Aretha Franklin Didn’t Want You to See This Movie. But You Must.
“Amazing Grace” is the 46-year-old making-of documentary Aretha Franklin didn’t want you to see.
Well, she had conditions for you to be able to see it. They were idiosyncratic, comically tough to satisfy and mostly had to do with money. (She sued over the years to stop the movie’s release.) So the footage of the 1972 live recording of her best album (and one of the greatest albums, period) just kind of sat there until a team led by the producer and onetime music executive Alan Elliott spent years turning it into a film.
Franklin, of course, died in August, and now, magically, we have the movie, and the movie is an event. People in Manhattan lined up around the block on Monday night for its last-minute unveiling (two screenings were announced the Friday before as part of the DOC NYC film festival). And whatever qualms one might have about disobeying the Queen of Soul, clamoring to see this movie never feels like an act of disrespect. It feels like an act of worship and a trip to the moon.
We’d gathered Monday, with the Franklin family’s blessing, to behold a trove of all kinds of genius — physical, musical, oratorical, sartorial, tonsorial, metaphysical — the most staggering genius, of course, being Franklin’s. She decided to record “Amazing Grace” at the height of her success, aware that some people — church people — felt that she’d turned her back on her gospel roots, that she’d dyed them pop.
So for two nights in Los Angeles, at the New Temple Missionary Baptist Church, Franklin tended those roots with one of the most astounding performances anybody’s ever given of anything. Her longtime co-producer, Jerry Wexler, arranged for Warner Bros. to film both nights, and hired Sydney Pollack to direct just before he became the Sydney Pollack. What you experience in the finished result is a kind of glorious rawness. Scattered among the midsize Southern California Community Choir, four-piece band and awed congregants are equipment, wires and white guys with movie cameras. The lighting is bright enough to banish most shadows. (I don’t know that any color movie by a white director had ever lit this much black skin with such care and consistency.) The editing challenge here appears to have been enviable: a haystack with an abundance of needles. The use of a split-screen two or three times profoundly changes the pace and connects disparate parts of the house. And the sound mix is galvanizingly clear.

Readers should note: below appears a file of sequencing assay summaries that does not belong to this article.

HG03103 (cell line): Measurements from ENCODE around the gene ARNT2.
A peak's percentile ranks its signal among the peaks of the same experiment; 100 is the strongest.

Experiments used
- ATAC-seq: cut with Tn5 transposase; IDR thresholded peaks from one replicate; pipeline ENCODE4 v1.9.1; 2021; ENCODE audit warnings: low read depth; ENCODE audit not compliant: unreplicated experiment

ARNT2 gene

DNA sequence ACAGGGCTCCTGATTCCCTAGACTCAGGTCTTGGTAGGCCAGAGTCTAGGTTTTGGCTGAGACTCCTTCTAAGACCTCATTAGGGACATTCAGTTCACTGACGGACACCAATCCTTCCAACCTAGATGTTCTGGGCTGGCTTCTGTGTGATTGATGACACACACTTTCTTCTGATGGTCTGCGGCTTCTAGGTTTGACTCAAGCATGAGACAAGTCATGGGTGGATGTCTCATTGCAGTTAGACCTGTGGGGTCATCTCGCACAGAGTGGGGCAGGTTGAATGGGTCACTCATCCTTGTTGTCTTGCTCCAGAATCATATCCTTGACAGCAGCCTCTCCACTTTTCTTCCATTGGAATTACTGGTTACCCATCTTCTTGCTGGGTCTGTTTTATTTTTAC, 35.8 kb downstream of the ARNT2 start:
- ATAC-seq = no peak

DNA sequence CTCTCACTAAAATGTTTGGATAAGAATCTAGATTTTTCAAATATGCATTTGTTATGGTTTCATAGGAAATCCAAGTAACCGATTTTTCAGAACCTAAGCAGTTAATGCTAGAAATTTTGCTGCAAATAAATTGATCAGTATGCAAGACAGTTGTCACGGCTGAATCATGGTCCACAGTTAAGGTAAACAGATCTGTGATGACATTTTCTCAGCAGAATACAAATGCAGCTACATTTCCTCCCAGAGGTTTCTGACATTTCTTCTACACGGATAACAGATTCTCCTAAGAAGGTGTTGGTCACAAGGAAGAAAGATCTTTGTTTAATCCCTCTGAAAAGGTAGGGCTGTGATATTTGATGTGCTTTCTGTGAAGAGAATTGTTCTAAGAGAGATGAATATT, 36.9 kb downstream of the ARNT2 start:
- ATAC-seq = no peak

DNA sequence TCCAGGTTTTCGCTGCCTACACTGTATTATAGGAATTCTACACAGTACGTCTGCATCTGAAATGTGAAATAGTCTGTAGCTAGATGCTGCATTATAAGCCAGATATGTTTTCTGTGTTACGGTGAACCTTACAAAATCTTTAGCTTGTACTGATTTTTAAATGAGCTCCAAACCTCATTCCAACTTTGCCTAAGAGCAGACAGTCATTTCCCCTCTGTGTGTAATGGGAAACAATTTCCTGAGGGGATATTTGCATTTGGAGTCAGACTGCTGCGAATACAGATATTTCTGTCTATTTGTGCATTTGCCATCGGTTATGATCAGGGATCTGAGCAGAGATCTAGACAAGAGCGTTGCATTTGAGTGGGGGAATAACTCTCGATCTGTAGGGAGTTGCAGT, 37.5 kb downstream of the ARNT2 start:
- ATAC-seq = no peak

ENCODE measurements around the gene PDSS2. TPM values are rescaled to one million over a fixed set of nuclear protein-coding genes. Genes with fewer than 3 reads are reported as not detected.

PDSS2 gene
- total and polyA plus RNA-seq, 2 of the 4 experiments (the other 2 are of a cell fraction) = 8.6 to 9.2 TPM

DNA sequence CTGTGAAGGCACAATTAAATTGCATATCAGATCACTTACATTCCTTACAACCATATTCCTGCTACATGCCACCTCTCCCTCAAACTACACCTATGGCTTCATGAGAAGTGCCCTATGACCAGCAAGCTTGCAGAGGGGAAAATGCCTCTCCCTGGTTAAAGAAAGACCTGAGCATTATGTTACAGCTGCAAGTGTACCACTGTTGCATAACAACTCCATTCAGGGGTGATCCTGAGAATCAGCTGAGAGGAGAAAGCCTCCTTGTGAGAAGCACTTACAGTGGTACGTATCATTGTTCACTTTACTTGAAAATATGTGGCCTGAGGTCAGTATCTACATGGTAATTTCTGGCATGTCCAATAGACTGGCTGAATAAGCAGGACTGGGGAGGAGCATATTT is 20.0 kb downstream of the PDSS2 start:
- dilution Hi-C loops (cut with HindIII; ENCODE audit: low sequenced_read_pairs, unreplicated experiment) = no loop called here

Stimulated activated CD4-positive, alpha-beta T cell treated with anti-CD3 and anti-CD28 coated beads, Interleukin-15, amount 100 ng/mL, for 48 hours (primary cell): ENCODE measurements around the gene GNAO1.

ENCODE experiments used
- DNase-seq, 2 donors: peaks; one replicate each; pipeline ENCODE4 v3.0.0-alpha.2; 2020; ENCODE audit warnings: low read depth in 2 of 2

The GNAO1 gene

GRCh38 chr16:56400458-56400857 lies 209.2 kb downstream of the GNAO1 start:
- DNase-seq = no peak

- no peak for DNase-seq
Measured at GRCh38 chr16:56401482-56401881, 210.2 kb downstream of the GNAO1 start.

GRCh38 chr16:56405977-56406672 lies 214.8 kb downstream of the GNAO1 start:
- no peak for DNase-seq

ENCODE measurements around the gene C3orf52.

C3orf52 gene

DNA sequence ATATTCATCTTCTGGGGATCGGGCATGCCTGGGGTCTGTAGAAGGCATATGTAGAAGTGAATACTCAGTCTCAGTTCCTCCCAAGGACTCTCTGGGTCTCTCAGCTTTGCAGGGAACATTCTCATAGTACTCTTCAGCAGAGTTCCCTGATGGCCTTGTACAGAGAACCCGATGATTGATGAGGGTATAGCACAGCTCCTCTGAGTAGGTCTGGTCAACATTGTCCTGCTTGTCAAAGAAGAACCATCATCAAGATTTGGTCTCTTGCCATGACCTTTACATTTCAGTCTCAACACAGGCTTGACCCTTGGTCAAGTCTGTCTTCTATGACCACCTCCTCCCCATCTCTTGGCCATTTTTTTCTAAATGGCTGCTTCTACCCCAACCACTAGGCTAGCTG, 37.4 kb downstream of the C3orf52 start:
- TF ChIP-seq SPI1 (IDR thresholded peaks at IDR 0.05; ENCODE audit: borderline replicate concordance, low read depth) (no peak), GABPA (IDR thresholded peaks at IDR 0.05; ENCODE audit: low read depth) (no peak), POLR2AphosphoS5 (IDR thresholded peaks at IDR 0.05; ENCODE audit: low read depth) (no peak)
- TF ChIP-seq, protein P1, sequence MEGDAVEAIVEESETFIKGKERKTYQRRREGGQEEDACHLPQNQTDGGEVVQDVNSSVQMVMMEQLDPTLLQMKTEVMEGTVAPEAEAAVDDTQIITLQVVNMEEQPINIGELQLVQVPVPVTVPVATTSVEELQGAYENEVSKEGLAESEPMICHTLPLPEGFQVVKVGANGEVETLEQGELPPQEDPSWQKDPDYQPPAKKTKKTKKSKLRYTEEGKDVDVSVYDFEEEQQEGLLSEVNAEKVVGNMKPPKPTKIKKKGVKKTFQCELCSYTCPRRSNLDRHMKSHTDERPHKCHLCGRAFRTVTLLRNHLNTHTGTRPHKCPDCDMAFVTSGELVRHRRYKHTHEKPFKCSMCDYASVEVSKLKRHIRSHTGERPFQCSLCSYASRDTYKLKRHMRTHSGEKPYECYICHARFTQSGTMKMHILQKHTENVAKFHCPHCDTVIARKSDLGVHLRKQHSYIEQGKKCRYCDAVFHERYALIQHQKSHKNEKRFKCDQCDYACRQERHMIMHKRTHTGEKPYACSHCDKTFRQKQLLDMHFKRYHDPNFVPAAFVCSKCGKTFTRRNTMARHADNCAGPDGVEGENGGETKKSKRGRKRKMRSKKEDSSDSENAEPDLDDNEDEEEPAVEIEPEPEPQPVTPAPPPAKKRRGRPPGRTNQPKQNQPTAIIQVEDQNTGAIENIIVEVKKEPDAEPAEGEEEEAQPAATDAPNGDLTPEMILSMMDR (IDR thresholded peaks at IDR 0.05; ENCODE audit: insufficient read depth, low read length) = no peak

The first night proceeds with a kind of formal chaos (you try filming this many people catching the spirit); the second erupts in its human equivalent. And at the center of it all is Franklin, who performs at the piano, the dais and, at one point, unforgettably, a chair. She wears a sparkled pearl-white caftan on Night One and a somehow more regal spearmint paisley gown the next. An Afro crowns her head for both. She wasn’t just at the height of her vocal powers on those two days. She was at the apex of her musical imagination. You know it from the opening number, which turns Marvin Gaye’s year-old “Wholy Holy” into a hymn of fervor and stardust.
It doesn’t matter how much time you’ve spent with “Amazing Grace” the album. No suitable preparation exists for the experience of witnessing its recording. Some of that is structural. On the album, the songs are sequenced in a different, more dramatic order. The movie’s drama comes from seeing them live, breathe and smolder — seeing what they do to the audience. On the album, you can hear people rocked by the arrangement and performance of these songs. You can hear the exhortations of “Go, Aretha!” You can hear that the Southern California Community Choir might be one of the mightiest collections of singers ever assembled.
But you can’t see the shiny silver vests they wear with their black shirts and pants, and how utterly moved they are by the woman they’re supporting. Nor can you see the exuberant geometry with which the choir director Alexander Hamilton instructs them. You can’t see how, when Franklin’s singing blasts through the rafters during the title number, the choir leaps up and loses it, the way the bench explodes after a basketball player invents a sick dunk or the dugout swarms the field after a particularly opportune grand slam.
I have never liked the expression “everybody is a star.” Everybody isn’t. I’ll make an exception for this movie, though, because everybody in it is — from the gospel powerhouse (and seasoned ham) the Rev. James Cleveland to the hypnotically inscrutable front-row reactions of Franklin’s idol, the gospel god Clara Ward, to the folks in the aisles who don’t just cut a rug, they make a whole rug salad. Franklin herself often seems modest, girlish (she was 29 at the time), never more so than when she’s being praised by her father, the Rev. C.L. Franklin. She retains her composure through the entire affair. Not even a spiritual ruckus that breaks out toward the end of Night Two can disturb the hold the music has over her. Both nights, she’s covered in perspiration. Yet so strong are her sublimation abilities that the beads of sweat appear to bejewel her.
It’s worth noting that, before it became a church, New Temple Missionary used to be a different house of worship: It used to be a movie theater. (There’s a painting of Jesus hung where the screen probably was.) So it feels more than right that this album was recorded and filmed there. It’s also worth noting that even though this movie has a weeklong run at Film Forum starting Dec. 7, it has no distributor yet. It needs one. Everybody deserves to have the revelation it offers — and the emotional exercise. Everybody deserves to have Aretha Franklin take them to the moon.
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